flexible working rights to carers.

These proposals are fantastic news for parents-to-be, but not for those who
run a business around employees who can take long periods of time off at the
drop of a hat.

Many City companies try to accommodate the needs of employees who have
caring responsibilities, whether for a child or a relative.

However, enshrining this in legislation and extending the scope of the
benefits places significant additional costs on companies. On top of that,
those employees who do not qualify for these benefits and who have to cover for
their colleagues’ absence may resent the extra burden.

While such initiatives are welcome in theory, the way they are implemented
needs to be considered carefully so that a benefit for one employee is not
granted at the expense of another.

Ken Brotherston

Chairman, Morgan McKinley

Tribunal system is unfair to companies

A thorough review of the tribunal system to remove its clear bias towards
employees is long overdue. Employers are constantly being blackmailed by
employees who bring meritless tribunal cases against
them.

Recently, a temporary worker brought a tribunal claim for unfair dismissal
and sex discrimination against both our recruitment business and our client.

Although the tribunal dismissed the case as without merit, it would not
award our costs, even though the worker later failed to produce evidence for an
additional claim under the Public Interest Disclosure Act. She subsequently
dropped this claim, having made it known that she would never have carried on
with the claim if we had paid up at the outset.

So although we had acted blamelessly, we spent £2,500 defending ourselves.

Opportunistic ex-employees know that the system is biased in their favour,
so we are faced with a dilemma in future. Do we give way and pay off such
individuals, or stick to our principles and defend our business against legitimised
blackmail?

Janet Crawford

Executive chairwoman, Angel Human
Resources

Rules needed to protect information

The article by Stefan Martin ‘Share and share alike?’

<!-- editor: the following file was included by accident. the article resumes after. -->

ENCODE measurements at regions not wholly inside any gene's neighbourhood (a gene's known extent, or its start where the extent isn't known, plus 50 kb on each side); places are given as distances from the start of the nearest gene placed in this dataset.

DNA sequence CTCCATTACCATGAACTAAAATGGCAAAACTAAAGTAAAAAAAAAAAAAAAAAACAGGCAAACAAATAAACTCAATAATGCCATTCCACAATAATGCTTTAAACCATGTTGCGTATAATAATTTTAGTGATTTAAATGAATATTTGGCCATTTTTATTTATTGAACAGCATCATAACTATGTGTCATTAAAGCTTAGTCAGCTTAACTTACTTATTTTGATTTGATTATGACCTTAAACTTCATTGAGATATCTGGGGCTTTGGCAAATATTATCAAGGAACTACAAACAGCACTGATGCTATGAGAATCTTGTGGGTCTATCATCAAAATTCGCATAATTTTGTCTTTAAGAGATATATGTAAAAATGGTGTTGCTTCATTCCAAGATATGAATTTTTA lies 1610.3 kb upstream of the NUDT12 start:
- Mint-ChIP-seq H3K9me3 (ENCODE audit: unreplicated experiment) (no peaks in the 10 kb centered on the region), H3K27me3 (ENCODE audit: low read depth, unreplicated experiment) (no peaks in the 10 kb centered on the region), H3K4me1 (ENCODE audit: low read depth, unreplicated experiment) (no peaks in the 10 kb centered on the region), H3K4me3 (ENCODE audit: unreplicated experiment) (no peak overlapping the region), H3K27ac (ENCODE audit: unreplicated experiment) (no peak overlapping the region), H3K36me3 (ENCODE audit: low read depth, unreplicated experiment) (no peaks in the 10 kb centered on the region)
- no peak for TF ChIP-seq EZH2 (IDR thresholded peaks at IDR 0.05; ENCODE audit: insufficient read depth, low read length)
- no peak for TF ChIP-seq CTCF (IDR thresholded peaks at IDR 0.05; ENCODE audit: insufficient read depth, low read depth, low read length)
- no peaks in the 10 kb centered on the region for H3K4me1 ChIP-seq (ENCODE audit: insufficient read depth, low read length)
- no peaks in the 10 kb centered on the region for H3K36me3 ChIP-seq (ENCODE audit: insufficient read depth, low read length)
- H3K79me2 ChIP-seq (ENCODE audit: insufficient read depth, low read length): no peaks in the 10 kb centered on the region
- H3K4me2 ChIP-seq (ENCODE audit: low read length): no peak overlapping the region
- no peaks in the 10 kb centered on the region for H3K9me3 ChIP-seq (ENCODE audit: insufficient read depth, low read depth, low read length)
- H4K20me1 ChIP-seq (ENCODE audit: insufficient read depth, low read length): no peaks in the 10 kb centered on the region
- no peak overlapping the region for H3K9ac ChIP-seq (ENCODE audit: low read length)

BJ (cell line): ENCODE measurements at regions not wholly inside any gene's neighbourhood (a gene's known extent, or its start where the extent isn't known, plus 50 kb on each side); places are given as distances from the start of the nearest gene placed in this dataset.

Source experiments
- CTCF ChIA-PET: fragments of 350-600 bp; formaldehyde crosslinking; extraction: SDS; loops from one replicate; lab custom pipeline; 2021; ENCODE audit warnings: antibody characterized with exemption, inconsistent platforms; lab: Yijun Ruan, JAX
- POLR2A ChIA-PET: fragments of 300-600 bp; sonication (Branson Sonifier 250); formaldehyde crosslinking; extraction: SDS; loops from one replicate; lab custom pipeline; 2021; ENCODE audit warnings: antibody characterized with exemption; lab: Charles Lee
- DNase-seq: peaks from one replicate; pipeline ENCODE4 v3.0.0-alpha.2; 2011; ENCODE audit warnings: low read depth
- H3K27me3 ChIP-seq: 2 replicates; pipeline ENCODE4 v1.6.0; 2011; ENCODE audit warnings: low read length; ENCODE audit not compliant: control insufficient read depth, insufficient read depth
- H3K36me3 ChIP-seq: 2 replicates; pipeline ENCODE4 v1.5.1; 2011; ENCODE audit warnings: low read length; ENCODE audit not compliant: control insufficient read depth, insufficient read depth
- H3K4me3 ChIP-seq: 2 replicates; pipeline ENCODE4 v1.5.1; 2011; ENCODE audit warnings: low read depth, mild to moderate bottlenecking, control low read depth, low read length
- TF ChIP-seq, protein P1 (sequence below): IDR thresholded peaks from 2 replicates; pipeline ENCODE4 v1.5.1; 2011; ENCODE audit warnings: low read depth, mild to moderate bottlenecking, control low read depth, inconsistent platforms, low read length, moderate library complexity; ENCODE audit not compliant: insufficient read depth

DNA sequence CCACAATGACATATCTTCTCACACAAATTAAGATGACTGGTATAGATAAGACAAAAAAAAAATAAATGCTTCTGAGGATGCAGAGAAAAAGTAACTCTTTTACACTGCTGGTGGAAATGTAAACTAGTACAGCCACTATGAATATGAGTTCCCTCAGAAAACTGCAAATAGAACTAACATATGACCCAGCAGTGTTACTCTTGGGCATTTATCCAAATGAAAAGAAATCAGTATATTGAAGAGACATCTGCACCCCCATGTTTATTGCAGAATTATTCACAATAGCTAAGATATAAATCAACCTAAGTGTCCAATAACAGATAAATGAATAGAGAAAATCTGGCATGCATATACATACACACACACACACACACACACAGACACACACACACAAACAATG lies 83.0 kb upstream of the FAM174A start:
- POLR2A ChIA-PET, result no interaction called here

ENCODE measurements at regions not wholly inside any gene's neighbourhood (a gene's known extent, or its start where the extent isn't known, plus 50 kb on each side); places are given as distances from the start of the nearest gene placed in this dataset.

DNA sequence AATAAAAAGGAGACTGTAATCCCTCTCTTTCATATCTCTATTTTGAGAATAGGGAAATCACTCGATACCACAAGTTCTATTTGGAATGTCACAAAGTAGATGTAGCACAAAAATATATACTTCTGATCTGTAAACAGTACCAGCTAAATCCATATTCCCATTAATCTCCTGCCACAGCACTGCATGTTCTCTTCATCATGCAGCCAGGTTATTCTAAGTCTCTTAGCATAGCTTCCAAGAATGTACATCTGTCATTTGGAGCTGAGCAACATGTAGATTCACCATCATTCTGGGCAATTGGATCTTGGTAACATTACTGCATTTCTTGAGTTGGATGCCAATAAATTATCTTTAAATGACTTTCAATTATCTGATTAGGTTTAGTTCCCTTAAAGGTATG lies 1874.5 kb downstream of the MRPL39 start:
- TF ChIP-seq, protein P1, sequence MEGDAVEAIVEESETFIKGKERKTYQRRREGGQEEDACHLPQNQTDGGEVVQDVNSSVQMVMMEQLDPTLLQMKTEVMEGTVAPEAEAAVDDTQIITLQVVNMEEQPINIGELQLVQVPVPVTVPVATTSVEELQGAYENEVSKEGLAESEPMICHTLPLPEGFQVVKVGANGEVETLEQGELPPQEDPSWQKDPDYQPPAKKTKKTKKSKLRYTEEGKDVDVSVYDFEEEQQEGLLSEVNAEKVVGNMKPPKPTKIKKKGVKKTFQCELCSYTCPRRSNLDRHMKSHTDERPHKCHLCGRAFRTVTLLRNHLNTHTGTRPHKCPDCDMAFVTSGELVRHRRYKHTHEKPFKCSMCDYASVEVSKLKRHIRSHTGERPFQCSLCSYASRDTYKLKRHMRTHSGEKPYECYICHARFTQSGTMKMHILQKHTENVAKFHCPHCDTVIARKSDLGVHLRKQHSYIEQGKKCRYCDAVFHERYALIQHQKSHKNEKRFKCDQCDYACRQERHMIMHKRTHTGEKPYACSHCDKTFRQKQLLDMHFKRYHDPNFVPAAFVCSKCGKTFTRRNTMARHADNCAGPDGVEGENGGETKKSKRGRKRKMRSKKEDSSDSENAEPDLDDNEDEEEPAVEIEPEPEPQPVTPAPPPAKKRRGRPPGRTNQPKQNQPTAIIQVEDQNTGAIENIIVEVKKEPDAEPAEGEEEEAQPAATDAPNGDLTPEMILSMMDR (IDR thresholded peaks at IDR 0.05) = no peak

(24 August) touched on the issue of information disclosure and the forthcoming
requirements of the new information and consultation regulations.

This issue has been a central concern of many employers in connection with
European Works Councils. The EWC directives confidentiality rules mirror those
applicable in the new regulations.

One key issue is that the UK
listing rules and the New York
stock ex-change were drafted with a view to stopping financial gain from
disclosure. That is not the problem. Neither is it enough to only exclude
price-sensitive information. Many European Works Councils have experienced that
the disclosure of even ordinary information can provide strategically important
data to a competitor.

Disclosure can happen by error rather than intention, particularly in
training exercises organised with employee representatives from different
companies in the same sector. We need to find effective rules to protect both
companies and advisors.

Peter Reid

Principal, Peter Reid Consulting

Government should fund union training

I write following your article on the training of union representatives and
whether employers should pay some of the cost of that training (News, 7
September).

There has been a reduction in funding to the Health & Safety Executive
and there are insufficient enforcement officers to ensure illegal and unsafe
working practices among employers are being eliminated and reduced.

The best-trained employees in a workplace are stewards and safety reps
because of the Trades Union Congress education programme. These individuals
contribute to highlighting bad working practices and ensuring new safety
standards are introduced, implemented and monitored.

In effect, they are carrying out the implementation aspect of the
Government’s enforcing officers. This confirms that to continue and improve the
training and learning needs among the trade union movement, it is vital that
the Government recognises the benefits of using activists’ skills. Therefore,
it should financially contribute to ensure more people in all industries are
fully trained. This would allow ground activists to be more involved and for
HSE officers to concentrate on other issues.

However, as well as financial help, the Government needs to introduce
legislation to enhance union activists’ powers to pursue illegal and
unscrupulous employers. This would help redirect enforcing agencies’ resources
into other areas of priority, or prosecution for more serious offences.

Tracy Hill

Health and safety representative